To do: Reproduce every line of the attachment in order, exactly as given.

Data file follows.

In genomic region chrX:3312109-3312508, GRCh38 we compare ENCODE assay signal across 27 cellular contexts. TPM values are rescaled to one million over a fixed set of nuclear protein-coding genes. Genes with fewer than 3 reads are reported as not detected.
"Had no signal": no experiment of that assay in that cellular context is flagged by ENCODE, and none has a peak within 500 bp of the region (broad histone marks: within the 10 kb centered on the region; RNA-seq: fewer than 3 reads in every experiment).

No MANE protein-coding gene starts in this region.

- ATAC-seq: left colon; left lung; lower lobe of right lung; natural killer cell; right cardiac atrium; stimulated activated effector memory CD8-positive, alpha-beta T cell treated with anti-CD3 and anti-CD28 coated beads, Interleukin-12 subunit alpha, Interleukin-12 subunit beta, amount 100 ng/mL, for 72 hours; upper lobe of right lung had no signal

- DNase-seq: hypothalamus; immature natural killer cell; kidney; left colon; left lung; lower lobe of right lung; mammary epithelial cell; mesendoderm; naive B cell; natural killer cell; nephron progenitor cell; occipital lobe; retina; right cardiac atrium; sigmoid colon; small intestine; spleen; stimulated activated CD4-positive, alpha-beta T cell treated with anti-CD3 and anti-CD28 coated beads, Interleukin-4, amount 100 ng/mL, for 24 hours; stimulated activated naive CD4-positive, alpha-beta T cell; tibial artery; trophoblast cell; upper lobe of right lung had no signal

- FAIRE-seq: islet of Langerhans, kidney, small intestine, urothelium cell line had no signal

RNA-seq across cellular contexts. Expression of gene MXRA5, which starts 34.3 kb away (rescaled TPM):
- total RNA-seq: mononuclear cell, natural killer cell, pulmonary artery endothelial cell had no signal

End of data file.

In genomic region chrX:3312109-3312508, GRCh38 we compare ENCODE assay signal across 27 cellular contexts. TPM values are rescaled to one million over a fixed set of nuclear protein-coding genes. Genes with fewer than 3 reads are reported as not detected.
"Had no signal": no experiment of that assay in that cellular context is flagged by ENCODE, and none has a peak within 500 bp of the region (broad histone marks: within the 10 kb centered on the region; RNA-seq: fewer than 3 reads in every experiment).

No MANE protein-coding gene starts in this region.

- ATAC-seq: left colon; left lung; lower lobe of right lung; natural killer cell; right cardiac atrium; stimulated activated effector memory CD8-positive, alpha-beta T cell treated with anti-CD3 and anti-CD28 coated beads, Interleukin-12 subunit alpha, Interleukin-12 subunit beta, amount 100 ng/mL, for 72 hours; upper lobe of right lung had no signal

- DNase-seq: hypothalamus; immature natural killer cell; kidney; left colon; left lung; lower lobe of right lung; mammary epithelial cell; mesendoderm; naive B cell; natural killer cell; nephron progenitor cell; occipital lobe; retina; right cardiac atrium; sigmoid colon; small intestine; spleen; stimulated activated CD4-positive, alpha-beta T cell treated with anti-CD3 and anti-CD28 coated beads, Interleukin-4, amount 100 ng/mL, for 24 hours; stimulated activated naive CD4-positive, alpha-beta T cell; tibial artery; trophoblast cell; upper lobe of right lung had no signal

- FAIRE-seq: islet of Langerhans, kidney, small intestine, urothelium cell line had no signal

RNA-seq across cellular contexts. Expression of gene MXRA5, which starts 34.3 kb away (rescaled TPM):
- total RNA-seq: mononuclear cell, natural killer cell, pulmonary artery endothelial cell had no signal